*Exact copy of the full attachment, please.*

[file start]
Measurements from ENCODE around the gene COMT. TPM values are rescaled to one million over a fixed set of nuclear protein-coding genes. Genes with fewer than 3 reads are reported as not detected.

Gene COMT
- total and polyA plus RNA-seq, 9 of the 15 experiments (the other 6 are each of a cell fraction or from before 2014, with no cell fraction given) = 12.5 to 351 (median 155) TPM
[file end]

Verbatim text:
Measurements from ENCODE around the gene COMT. TPM values are rescaled to one million over a fixed set of nuclear protein-coding genes. Genes with fewer than 3 reads are reported as not detected.

Gene COMT
- total and polyA plus RNA-seq, 9 of the 15 experiments (the other 6 are each of a cell fraction or from before 2014, with no cell fraction given) = 12.5 to 351 (median 155) TPM